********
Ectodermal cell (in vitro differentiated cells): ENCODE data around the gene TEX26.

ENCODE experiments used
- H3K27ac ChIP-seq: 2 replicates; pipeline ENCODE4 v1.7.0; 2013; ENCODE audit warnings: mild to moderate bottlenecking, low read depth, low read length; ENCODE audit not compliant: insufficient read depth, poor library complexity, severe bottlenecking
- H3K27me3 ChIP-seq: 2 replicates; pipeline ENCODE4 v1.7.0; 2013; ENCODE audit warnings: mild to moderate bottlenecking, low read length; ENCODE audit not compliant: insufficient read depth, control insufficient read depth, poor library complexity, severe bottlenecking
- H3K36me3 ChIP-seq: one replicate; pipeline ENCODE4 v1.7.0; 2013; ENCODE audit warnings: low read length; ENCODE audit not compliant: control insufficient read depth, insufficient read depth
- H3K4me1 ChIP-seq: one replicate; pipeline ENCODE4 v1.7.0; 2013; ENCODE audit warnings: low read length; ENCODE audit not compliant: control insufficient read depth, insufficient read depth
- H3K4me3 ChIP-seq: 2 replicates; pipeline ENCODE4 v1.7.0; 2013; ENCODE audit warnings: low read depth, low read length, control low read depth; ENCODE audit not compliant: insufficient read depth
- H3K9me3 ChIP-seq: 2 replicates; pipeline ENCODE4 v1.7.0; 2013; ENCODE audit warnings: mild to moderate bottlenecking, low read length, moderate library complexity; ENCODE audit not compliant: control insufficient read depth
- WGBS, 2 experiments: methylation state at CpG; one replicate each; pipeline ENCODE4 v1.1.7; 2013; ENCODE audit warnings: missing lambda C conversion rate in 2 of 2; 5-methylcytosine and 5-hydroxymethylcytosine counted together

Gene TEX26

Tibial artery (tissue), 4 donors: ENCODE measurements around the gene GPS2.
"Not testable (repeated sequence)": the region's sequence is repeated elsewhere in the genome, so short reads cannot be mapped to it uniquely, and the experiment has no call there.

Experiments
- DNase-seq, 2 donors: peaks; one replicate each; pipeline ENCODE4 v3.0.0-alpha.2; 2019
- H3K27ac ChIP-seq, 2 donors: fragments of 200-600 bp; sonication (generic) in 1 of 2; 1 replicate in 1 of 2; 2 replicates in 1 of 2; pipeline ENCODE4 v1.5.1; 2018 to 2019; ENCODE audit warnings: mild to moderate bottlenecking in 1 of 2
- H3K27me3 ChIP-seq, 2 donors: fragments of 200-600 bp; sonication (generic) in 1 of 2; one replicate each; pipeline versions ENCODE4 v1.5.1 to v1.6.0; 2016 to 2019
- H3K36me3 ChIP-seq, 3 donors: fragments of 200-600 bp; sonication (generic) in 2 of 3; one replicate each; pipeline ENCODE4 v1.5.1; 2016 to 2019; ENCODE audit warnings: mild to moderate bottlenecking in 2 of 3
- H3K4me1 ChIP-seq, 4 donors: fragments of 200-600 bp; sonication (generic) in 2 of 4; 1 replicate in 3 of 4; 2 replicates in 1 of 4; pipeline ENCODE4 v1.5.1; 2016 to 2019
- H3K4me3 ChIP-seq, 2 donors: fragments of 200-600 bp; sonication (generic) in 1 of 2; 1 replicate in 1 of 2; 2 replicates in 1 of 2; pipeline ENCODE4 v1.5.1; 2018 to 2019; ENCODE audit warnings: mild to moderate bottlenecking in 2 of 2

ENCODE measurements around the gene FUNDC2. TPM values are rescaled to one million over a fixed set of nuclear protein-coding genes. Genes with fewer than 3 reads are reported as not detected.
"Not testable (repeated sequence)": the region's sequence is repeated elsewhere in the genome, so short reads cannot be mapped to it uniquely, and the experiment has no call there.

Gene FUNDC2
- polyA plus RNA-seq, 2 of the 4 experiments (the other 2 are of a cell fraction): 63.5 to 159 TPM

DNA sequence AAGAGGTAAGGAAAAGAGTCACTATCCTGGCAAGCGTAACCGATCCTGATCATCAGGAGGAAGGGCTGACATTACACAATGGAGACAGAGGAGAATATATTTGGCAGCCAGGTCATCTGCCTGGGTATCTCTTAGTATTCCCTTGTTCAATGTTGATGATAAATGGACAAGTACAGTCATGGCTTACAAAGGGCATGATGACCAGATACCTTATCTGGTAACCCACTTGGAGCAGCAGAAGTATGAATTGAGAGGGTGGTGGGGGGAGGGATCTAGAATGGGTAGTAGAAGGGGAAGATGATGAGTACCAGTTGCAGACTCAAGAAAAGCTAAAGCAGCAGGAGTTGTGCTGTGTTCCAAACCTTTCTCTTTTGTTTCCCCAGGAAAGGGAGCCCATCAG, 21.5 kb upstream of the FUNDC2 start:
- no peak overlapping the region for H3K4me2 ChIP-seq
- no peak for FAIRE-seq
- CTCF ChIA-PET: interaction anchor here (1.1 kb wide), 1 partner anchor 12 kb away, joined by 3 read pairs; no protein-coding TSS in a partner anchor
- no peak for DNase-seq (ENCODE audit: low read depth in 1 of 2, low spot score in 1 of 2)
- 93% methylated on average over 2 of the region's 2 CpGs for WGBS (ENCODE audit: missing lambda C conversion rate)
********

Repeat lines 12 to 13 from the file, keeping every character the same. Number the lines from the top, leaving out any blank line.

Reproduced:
"Not testable (repeated sequence)": the region's sequence is repeated elsewhere in the genome, so short reads cannot be mapped to it uniquely, and the experiment has no call there.

Experiments